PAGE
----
I think I’m finally getting the hang of this heat wave business. I’m taking a cue from the plants: Hunker down and just wait it out.
When I cut the melianthus back, this Gomphostigma virgatum found some needed breathing room. With a little extra irrigation, it’s revived enough to lightly flower. A silvery South African shrub that likes more water than most silvery things, it was performing this pretty arching trick and dangling tiny white flowers over the clam shells this morning. I saw this growing at Digging Dog Nursery in their display garden and asked for it, but it’s not currently listed in the catalogue.
Lavandula multifida, the fern-leaf lavender, when it doesn’t mysteriously collapse, stays in constant bloom. Two out of the original four planted last year remain. They bulk up very fast and keep the garden and hummingbirds constantly flush with indigo flowers, but it does lack the eponymous scent. I love having lavender back in the garden, even the unscented kind, and have another touchy one, Lavandula lanata, waiting to be planted when it cools down later in the month.
Included just because it looks so very icy cool, Aloe scobinifolia. And also because once it’s in the blog, I’ll always have a record of its name. It did have a bloom truss on it when I bought it a few weeks back.
Gaura is blooming in containers. So many new cultivar names for gaura these days, but they’re all short-lived so I don’t keep track. I only ask that gaura be white, not red or pink.
White also gives a very different character to Persicaria amplexicaulis
This is a total Bloom Day cheat, since I bought this Euphorbia milii ‘Amarillo’ yesterday. But these fancy cultivars of the Crown of Thorns are in bloom all over my neighborhood, especially in the Cambodian-owned gardens. One house down the street has dozens of these growing wall to wall in containers in the front garden, where they can be admired from the gate. I got the impression last time I lingered at the gate the owners didn’t appreciate me seemingly stalking their prize plants, so it was time to get one of my own.
This sticky-leaved Cuphea viscosissima is very heat sensitive. I’m hoping it undergoes an astounding transformation when the weather cools. It’s a volunteer seedling from plants I grew in the past, which surprised me since they looked so miserable in their short time in the garden.
A photo from August to show how tall it is for a cuphea, the blurry plant in the foreground. I’ve found a bee and a couple wasps snared by the sticky leaves, so that’s a mark against it too. I didn’t take a new photo of the marigold Tagetes ‘Cinnabar,’ but there’s no worry or hand-wringing over these Day of the Dead flowers from Mexico during a heat wave.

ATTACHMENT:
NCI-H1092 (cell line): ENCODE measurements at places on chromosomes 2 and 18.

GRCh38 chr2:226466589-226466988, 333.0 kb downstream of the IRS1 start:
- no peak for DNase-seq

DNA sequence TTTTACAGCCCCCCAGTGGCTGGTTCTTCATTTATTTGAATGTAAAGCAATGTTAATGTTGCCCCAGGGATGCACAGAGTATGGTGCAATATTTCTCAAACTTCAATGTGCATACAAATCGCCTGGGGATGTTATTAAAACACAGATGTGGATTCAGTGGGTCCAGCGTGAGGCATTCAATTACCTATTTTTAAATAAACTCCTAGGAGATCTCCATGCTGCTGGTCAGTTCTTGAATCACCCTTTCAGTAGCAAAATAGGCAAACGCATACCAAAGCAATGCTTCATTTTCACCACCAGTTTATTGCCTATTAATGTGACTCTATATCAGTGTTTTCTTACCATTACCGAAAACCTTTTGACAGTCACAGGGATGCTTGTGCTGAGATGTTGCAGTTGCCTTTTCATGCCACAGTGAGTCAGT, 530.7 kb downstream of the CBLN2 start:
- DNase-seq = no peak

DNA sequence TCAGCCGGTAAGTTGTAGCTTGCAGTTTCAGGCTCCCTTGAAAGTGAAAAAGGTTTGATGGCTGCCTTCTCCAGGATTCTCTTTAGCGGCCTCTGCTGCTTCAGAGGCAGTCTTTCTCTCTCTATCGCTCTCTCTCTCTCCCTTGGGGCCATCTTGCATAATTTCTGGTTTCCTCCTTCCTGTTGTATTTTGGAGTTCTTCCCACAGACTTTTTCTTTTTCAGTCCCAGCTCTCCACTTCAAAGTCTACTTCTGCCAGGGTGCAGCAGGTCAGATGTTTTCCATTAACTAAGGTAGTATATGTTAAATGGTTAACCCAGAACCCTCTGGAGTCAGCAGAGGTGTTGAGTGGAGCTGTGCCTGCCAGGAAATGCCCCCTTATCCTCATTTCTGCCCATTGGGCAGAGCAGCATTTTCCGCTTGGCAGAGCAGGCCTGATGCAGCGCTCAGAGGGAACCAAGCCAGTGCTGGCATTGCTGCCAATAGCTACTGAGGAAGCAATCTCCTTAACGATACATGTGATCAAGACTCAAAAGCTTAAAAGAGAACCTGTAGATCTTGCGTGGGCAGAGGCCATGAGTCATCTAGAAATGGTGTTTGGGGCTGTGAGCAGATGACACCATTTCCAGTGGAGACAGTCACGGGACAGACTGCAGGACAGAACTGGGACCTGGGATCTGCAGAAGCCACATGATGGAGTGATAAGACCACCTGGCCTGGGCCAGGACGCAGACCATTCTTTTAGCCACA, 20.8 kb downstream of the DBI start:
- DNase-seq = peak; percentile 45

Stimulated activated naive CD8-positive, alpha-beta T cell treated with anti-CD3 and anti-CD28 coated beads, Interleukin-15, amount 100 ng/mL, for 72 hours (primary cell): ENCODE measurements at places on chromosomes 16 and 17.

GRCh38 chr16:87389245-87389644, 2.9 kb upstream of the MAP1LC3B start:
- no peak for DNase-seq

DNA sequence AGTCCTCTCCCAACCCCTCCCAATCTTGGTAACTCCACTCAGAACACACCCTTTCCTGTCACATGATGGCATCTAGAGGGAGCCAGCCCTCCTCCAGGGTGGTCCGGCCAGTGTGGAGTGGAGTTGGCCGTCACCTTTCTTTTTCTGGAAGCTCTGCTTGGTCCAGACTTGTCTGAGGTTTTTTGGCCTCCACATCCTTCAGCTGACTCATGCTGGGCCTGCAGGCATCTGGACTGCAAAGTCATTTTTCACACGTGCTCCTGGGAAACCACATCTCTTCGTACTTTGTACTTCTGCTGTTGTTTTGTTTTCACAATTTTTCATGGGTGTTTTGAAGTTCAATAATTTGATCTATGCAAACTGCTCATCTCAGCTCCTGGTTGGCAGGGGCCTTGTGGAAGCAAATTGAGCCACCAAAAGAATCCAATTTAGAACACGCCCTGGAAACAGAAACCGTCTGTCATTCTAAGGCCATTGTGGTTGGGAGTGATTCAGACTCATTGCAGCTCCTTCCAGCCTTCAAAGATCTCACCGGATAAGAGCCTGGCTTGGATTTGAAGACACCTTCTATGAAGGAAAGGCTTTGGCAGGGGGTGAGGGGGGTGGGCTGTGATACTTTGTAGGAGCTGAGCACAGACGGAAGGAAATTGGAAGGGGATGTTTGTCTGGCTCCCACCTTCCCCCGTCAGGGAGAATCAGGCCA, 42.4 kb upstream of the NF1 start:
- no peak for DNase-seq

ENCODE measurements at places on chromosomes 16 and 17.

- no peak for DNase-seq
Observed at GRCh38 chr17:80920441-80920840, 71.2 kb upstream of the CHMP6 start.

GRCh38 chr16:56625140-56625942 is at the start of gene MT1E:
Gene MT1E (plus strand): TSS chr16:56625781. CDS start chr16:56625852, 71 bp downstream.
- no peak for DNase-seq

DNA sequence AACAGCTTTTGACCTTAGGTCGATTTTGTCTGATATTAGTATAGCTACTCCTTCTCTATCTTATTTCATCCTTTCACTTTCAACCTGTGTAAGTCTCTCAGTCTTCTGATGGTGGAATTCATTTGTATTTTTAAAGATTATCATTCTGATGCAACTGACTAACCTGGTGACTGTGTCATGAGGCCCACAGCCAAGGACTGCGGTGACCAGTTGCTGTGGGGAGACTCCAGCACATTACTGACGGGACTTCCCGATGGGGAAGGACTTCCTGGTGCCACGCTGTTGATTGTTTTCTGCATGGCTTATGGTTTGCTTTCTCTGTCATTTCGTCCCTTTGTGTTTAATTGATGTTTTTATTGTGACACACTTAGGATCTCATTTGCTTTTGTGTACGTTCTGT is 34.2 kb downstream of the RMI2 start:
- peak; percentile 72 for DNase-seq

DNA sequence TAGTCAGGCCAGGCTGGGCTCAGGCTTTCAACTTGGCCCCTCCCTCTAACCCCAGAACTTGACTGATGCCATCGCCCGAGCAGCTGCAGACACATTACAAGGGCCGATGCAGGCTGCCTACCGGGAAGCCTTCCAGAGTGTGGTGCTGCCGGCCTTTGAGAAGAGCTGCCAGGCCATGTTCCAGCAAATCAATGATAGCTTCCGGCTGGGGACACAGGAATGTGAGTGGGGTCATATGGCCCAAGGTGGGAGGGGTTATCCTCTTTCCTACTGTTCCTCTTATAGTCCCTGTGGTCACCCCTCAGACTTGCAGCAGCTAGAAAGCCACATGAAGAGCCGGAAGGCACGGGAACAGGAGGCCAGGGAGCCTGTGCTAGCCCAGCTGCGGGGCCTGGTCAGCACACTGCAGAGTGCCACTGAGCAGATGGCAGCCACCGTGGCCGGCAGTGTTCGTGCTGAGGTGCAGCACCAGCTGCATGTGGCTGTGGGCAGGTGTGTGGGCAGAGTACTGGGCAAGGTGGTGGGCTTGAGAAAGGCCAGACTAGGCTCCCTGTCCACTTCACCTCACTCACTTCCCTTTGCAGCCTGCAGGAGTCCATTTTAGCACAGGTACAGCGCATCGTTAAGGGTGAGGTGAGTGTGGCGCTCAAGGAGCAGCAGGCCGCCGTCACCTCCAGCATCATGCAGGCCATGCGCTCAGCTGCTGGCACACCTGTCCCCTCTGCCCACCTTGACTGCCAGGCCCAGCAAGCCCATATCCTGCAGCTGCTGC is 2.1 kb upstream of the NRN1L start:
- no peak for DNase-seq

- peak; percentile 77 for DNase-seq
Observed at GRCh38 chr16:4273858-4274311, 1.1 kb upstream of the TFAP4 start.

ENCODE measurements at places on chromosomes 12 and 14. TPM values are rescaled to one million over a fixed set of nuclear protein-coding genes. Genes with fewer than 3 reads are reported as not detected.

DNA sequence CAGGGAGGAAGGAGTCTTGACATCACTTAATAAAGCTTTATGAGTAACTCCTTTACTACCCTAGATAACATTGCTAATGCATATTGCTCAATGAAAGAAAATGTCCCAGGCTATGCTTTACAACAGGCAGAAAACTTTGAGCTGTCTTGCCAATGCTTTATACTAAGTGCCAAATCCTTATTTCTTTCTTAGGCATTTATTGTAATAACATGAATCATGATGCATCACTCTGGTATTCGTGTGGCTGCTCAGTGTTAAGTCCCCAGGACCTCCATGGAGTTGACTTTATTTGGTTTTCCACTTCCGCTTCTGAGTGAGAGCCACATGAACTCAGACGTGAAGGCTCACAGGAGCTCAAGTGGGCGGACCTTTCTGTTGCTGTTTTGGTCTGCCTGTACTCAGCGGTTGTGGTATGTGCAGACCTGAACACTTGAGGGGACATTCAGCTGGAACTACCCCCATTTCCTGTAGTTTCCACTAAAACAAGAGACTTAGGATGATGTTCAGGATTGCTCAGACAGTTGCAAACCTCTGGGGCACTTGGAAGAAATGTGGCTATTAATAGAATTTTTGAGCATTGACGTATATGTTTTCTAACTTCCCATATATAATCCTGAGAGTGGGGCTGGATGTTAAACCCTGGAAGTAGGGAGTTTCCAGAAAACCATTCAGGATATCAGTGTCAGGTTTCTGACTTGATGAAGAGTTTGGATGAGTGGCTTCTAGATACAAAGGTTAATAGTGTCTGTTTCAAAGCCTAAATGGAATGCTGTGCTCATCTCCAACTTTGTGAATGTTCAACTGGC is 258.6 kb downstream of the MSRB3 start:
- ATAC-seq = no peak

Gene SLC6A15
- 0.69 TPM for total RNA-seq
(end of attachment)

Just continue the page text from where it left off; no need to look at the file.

I’ve been seeing photos of Pennisetum ‘Vertigo’ on blogs and reports of it hitting 6 feet, but I think this ‘Princess Caroline’ at 8 feet in one season is even bigger, if that’s an appealing feature.
Seeing this Solanum pyracanthum in a Portland garden made me realize the impact of different climates on this plant. Here it’s wispy and flowers early and at a small size, no matter how frequently I pinch it back. In Portland in July it was much more dense, with the leaves and orange thorns an arresting feature before it blooms. I’ve noticed that the castor bean plant similarly flowers early, while the plants are still young and rangy. Both the solanum and castor bean will act like perennials here too.
Lotus jacobaeus, famous for it’s wine-colored flowers, has a gold cast this year.
A short-lived perennial here, this new plant was brought in last year.
Winter-dormant Pelargonium echinatum has been in bloom all summer.
Since August’s Bloom Day, I’ve cut down the long-blooming Gomphrena ‘Fireworks’ to the ground and stopped the near-constant irrigating of Rudbeckia triloba, at which point it collapsed. I didn’t take photos of Russelia equisetiformis, the yellow form of the firecracker plant, which has been in constant bloom all summer, or the kangaroo paws, but otherwise that’s the September 2014 Bloom Day report I’ll be adding to Carol’s blog May Blooms Gardens, where she collects our flowering reports from all over the world every month.